The absence of a Santa Claus Rally on Wall Street tells us nothing about the stock market’s prospects in 2023. The U.S. stock market has done just as well following holiday seasons when there is no Santa Claus Rally as when there is.
Stocks fell this week in the wake of the Fed’s 50 basis point interest rate hike on Wednesday — the highest rate in 15 years.
Remember, this is why we told you to pay close attention to the FOMC meeting on December 14th.
Following the policy update, the Dow dropped 142 points on Wednesday, plunged 764 points Thursday, and declined further on Friday.
The central bank said it would continue hiking rates through 2023 to 5.1%, a larger figure than previously expected.
Stocks continued building on their year-end sell-off, as fears grew over a recession taking place as the Federal Reserve continued raising rates.
Let’s run the numbers real fast!
The Dow Jones Industrial Average lost 281.76 points to 32,920.46.
The S&P 500 fell 1.11% to 3,852.36.
Meanwhile, the tech-heavy Nasdaq Composite declined 0.97% to 10,705.41.
The indexes notched a second consecutive week of losses.
On the week, the Dow and Nasdaq slid 1.7% and 2.7%, respectively.
The S&P 500 fell 2.08% for the week, putting its December losses at 5.58%, as hopes for a year-end rally fizzle. (Sorry Santa Claus)
Options Expiration (normally the 3rd Friday of the month)
Trading was especially volatile Friday with a large amount of options expiring.
There were $2.6 trillion worth of index options expiring, the highest amount “relative to the size of the equity market in nearly two years,” according to Goldman Sachs. At session lows, the Dow was down as much as 547.63 points, before paring back some of those losses.
The expiration date for listed stock options in the United States is normally the third Friday of the contract month or the month that the contract expires. In months that the Friday falls on a holiday, the expiration date is on the Thursday immediately before the third Friday.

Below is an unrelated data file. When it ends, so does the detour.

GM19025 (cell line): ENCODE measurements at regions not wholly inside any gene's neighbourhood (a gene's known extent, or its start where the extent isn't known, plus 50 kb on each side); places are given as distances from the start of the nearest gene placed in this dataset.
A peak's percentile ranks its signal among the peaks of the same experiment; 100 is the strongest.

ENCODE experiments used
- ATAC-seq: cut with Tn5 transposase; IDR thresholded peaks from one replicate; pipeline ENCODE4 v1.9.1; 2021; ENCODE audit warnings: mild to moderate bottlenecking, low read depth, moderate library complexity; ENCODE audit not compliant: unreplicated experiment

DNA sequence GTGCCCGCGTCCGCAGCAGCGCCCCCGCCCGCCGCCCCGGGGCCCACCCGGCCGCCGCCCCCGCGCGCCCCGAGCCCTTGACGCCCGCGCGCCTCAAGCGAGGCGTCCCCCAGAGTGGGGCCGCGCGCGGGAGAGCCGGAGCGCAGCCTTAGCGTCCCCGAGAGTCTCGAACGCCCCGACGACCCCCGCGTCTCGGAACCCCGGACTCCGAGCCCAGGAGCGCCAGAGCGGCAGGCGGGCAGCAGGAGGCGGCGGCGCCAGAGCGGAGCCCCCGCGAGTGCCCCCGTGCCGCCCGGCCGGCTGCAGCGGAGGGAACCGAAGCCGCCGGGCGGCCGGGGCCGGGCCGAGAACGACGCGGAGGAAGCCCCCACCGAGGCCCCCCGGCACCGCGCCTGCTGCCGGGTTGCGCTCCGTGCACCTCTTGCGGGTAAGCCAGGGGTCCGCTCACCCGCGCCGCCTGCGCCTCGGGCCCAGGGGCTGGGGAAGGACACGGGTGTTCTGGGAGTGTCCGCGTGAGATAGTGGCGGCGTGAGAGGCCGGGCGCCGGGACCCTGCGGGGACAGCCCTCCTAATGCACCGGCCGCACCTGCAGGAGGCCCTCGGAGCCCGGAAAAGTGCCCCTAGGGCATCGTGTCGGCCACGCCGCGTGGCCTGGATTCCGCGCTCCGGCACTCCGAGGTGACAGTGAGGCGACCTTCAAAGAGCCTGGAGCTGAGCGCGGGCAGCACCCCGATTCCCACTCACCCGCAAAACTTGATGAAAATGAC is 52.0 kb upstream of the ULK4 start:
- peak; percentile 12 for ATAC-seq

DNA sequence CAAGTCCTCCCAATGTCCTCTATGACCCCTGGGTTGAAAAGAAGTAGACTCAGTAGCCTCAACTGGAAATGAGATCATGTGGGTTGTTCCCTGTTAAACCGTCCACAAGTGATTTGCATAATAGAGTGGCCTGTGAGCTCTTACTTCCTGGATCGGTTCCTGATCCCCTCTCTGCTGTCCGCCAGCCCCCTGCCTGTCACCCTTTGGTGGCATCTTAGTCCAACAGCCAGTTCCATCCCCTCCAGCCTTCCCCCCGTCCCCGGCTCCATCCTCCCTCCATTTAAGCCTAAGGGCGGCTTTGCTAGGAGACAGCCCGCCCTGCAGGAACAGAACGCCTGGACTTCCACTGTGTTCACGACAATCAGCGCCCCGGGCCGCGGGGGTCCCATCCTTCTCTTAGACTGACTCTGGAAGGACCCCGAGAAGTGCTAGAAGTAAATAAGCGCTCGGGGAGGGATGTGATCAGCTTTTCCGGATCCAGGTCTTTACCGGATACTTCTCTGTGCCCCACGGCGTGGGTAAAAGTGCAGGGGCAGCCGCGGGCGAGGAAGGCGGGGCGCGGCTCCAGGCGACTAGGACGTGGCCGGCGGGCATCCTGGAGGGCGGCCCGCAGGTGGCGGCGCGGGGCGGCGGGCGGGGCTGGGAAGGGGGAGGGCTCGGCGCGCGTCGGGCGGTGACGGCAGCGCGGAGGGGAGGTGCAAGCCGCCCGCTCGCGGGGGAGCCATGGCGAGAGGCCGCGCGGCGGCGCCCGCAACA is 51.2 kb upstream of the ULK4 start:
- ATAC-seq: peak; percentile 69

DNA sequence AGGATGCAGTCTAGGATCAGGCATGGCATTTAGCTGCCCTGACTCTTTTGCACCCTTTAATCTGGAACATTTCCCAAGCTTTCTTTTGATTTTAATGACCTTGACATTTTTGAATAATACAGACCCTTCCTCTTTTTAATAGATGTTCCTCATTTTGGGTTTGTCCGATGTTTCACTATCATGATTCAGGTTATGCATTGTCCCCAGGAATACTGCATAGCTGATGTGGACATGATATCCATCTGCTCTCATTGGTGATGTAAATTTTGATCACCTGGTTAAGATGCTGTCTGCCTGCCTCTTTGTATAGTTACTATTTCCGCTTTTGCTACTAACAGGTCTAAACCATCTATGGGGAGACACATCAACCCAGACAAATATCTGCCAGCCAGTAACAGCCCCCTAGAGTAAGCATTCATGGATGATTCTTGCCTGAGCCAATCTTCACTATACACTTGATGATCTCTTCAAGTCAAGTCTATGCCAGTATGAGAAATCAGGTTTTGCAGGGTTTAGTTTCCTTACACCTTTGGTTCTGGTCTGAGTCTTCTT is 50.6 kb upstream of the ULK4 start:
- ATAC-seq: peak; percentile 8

[Side Note: We will be discussing “options” in more detail in our upcoming commentary reports, so if this is a topic you’re interested in learning more about, stay turned because we have you covered.]
The sell-off was broad-based, with three stocks falling for every advancer at the New York Stock Exchange. At one point, there were only 10 S&P 500 names in positive territory. The real estate and consumer discretionary sectors were the biggest losers, down nearly 3% and 1.7%, respectively.
Watch out for the Real Estate Sector this week!
Can the real estate market affect the stock market?
In short, the answer is yes.
There are several real estate related reports (coming this week) that can have an impact on the stock market.
This is because investors see these reports as indicators to the overall strength of the economy.
And especially for those of you who have real estate related stocks in your portfolio, you should pay close attention to these report dates.
Monday, December 19, 2022 – 10AM ET – NAHB Housing Market Index Report
The NAHB/Wells Fargo Housing Market Index (HMI) is based on a monthly survey of NAHB members designed to take the pulse of the single-family housing market. The survey asks respondents to rate market conditions for the sale of new homes at the present time and in the next six months as well as the traffic of prospective buyers of new homes.
The NAHB housing market index in the US extended losses for an 11th straight month to 33 in November of 2022 from 38 in October and below forecasts of 36. It is the lowest reading since 2012 excluding the immediate onset of the pandemic. Current sales conditions declined to 39 from 45, sales expectations in the next six months went down to 31 from 35, and traffic of prospective buyers fell 5 points to 20.